I am always disappointed when people who invest in shares tell me that dividends don't matter. By people, I am referring to both traders and some long-term investors too. They tell me the sum earned through dividends amounts to nothing more than peanuts, representing a tiny drop in the bucket of returns, when compared to the potential from capital gains.
Short-term punters see dividends as a bit of extra money that could help offset some of their trading costs. Some long-term investors, too, can be guilty of that - thinking dividends are just insignificant nice-to-haves. They might look upon dividends as a way of defraying the overall costs of buying and selling shares.
But dividends can be a lot more than that. A company, we should remember, doesn't have to pay dividends, which are not mandatory unless the business is, say, a real estate investment trust. In the case of Reits, they are required to pay out at least 90 per cent of their profits as distributions to unit holders.
But other companies don't have to. When they do, it could be a sign of commitment on their part to share some of the profits they have made. Some companies might go even further - and pledge to pay a designated portion of their profits every year. Some might pledge to pay rising dividends.
Pledges are not binding contracts, of course, but they nevertheless signal an effort by managers to, at least, try and meet their promises. But we, as shareholders, should do our part. We need to check if the pledges are achievable. We could check if payout ratios are too stretched. We could also check if dividends can be comfortably met from cash flows. We could even do some basic arithmetic to see if growth is sustainable. Of course, no calculation is ever fool-proof. But it is better to be roughly right than totally wrong.
There is something else to bear in mind about dividends. A seminal study on dividends showed that ignoring dividends can seriously damage our wealth. The study showed that US$1 invested in the US stock market in 1900 would have grown almost 200-fold to US$198 in 2000. That should please any long-term investor. After all, the period included the Wall Street crash of 1929. But investors who had consciously and consistently reinvested their dividends would have seen their US$1 turning into US$16,797. This is 80 times more than those investors who had treated dividends as mere bagatelle.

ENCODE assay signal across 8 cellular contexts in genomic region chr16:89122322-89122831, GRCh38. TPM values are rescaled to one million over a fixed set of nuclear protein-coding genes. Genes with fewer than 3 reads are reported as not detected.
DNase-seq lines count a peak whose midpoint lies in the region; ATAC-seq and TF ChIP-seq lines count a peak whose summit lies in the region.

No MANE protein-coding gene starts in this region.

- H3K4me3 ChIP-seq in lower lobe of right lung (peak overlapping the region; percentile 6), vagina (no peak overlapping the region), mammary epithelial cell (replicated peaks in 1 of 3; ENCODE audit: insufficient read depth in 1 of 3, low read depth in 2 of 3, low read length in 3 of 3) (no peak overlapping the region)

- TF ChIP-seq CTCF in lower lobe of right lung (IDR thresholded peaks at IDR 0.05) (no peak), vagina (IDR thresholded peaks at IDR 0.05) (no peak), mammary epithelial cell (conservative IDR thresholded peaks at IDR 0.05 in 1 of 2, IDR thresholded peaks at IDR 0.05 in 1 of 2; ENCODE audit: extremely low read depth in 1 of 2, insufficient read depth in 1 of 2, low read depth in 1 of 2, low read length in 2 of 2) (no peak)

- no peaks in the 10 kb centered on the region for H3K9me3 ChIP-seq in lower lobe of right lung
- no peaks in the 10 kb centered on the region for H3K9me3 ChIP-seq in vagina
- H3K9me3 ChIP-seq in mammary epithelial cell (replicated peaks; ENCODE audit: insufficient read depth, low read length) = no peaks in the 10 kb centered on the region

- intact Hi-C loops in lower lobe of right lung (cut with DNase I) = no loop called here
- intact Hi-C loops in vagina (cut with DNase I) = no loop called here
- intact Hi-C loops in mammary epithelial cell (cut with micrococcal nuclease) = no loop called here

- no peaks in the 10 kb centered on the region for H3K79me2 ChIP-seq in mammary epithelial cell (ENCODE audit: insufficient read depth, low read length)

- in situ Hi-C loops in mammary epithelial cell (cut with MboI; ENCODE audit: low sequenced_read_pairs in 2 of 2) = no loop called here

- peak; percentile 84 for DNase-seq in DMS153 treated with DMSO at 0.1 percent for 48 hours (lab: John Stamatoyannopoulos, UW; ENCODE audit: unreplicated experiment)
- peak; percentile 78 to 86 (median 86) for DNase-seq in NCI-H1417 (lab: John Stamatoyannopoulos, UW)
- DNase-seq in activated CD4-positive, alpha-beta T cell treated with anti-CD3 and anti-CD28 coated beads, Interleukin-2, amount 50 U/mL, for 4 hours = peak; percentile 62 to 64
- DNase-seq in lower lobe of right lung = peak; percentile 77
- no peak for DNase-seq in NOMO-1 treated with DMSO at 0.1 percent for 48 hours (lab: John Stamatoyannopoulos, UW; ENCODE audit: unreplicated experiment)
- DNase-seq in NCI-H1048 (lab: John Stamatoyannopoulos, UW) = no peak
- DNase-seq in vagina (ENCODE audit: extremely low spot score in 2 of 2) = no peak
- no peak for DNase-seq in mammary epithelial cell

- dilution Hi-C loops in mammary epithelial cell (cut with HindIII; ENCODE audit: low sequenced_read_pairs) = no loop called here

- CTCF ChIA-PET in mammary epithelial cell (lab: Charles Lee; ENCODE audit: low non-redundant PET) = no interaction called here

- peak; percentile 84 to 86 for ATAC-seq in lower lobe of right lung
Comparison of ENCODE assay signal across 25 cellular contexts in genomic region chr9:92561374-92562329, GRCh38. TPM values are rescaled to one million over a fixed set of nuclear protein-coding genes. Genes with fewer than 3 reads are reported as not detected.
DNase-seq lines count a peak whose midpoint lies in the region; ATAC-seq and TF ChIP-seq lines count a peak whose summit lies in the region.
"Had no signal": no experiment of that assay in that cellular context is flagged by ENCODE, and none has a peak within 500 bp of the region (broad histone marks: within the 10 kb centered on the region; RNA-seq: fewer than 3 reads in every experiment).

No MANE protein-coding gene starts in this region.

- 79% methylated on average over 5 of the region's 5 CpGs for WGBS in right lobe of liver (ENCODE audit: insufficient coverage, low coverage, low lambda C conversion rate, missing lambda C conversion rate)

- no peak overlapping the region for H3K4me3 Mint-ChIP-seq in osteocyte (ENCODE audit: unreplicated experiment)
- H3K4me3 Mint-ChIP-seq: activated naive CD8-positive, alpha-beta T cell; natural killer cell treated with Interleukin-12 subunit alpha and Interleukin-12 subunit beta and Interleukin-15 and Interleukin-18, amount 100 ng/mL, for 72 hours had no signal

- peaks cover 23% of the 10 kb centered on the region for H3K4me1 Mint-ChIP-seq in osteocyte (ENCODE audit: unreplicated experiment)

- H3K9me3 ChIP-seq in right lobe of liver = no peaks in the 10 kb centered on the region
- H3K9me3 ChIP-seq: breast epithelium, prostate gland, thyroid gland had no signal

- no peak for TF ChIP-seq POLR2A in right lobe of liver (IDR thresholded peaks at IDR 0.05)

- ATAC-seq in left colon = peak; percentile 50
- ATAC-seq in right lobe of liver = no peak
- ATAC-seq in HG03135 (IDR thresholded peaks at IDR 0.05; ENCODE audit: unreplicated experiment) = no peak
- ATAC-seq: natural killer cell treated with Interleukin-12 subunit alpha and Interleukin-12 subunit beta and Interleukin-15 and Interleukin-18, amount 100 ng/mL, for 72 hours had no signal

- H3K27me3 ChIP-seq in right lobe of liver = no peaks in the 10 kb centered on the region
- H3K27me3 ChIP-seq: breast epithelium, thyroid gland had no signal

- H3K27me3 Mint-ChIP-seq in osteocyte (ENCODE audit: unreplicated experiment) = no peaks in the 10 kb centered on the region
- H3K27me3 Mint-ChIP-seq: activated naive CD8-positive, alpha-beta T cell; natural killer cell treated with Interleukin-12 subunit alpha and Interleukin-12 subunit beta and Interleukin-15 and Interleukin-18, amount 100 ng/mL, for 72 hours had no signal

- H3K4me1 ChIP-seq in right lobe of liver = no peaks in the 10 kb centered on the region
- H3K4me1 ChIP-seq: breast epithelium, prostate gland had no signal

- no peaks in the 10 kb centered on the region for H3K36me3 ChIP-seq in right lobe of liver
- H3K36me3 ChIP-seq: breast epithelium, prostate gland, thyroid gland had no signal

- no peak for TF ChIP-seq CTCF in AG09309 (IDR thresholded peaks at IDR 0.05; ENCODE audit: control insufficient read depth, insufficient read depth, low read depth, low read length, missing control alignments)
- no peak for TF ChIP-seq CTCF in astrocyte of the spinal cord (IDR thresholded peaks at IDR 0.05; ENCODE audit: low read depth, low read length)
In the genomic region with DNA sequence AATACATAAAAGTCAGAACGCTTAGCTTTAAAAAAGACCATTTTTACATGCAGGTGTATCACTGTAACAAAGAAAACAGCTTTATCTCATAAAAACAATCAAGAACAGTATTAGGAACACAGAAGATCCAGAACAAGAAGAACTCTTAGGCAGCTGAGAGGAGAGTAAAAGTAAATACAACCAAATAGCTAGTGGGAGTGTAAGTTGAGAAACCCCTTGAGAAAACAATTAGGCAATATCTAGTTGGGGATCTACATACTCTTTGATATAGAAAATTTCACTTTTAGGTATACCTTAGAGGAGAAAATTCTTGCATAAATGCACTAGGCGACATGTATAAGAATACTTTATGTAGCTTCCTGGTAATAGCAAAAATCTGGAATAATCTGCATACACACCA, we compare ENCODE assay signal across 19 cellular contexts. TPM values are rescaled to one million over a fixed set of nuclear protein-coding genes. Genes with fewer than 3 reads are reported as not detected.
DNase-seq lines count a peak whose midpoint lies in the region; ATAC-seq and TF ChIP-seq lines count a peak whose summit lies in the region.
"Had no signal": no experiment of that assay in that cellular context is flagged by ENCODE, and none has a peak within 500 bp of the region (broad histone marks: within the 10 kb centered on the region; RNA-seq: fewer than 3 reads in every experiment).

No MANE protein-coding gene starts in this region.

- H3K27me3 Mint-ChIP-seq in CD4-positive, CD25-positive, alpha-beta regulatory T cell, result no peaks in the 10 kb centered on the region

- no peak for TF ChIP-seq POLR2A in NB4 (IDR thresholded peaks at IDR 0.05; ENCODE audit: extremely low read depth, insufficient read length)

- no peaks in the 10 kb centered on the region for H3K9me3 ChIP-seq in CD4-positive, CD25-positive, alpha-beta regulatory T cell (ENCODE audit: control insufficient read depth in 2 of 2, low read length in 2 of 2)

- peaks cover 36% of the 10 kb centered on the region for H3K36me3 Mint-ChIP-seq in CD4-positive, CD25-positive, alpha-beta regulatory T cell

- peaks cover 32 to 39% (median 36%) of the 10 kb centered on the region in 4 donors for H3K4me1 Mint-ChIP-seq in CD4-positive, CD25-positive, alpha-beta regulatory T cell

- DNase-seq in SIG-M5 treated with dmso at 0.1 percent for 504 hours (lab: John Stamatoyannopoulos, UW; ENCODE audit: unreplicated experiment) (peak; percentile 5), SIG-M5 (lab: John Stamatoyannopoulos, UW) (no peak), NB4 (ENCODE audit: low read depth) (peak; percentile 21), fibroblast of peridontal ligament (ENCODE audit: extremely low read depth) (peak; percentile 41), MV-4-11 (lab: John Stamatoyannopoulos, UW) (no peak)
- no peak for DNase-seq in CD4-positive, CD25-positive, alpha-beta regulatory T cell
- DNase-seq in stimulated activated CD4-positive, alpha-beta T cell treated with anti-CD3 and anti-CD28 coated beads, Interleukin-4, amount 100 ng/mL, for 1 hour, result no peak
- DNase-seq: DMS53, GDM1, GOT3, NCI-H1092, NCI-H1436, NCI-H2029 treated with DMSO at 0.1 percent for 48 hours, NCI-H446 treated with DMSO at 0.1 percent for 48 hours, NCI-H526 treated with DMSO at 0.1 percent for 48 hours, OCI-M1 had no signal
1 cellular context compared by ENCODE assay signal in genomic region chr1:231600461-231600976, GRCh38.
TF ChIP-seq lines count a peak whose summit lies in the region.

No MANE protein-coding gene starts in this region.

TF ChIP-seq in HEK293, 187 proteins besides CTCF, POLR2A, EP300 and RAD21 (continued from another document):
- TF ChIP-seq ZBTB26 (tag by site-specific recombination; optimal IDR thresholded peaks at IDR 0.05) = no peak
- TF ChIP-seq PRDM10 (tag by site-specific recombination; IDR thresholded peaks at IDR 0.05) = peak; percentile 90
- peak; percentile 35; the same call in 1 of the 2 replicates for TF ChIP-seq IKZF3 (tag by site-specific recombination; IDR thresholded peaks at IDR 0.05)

It can be argued that the data applies to investing in US equites. What does that have to do with Singapore stocks? Admittedly, Singapore shares don't have nearly as long a history. Our Straits Times Index (STI), for example, only goes as far back as 1987. But that should still be long enough for us to draw some useful lessons.
Since 1987, the STI has risen from around 820 points to 3,175 points. So, $1 invested in a basket of Singapore companies would have grown to $3.87 - without factoring in dividends. If an average yield of 3 per cent is applied, the $1 invested 30 years ago would have turned into $8.78 today.
Investors today can, perhaps, try to learn something from the past. Let's say we start off with an initial investment of $10,000, then assume that we add $500 to the investment every month. Based on an annual growth rate of 5 per cent, the investment could grow to $1 million in 43 years. That assumes that none of the dividends are reinvested. But if the dividends are reinvested promptly, the time that it could take to reach $1 million is substantially reduced to 31 years.
At the moment, some of us are worried about the impact that US President Donald Trump could have on the global economy and our investments. On any particular day, the stock market could be up significantly, while the next day it could be down substantially. But it wasn't that long ago when we weren't worried about Mr Trump at all. Instead we were fretting over the great financial crisis, the bursting of the dot.com bubble and, before that, the Asian financial crisis. Despite every stumbling block that has been put in the way of the market, Singapore shares have still managed to rise. The STI has fluctuated but it has still risen.
So, we investors need to look past Mr Trump and focus on the future. If the stock market can cope with the Wall Street crash of 1929, Mr Trump will be nothing more than a footnote in history, if that.
• This is a regular column on stocks and investing by Mr David Kuo, chief executive of The Motley Fool Singapore.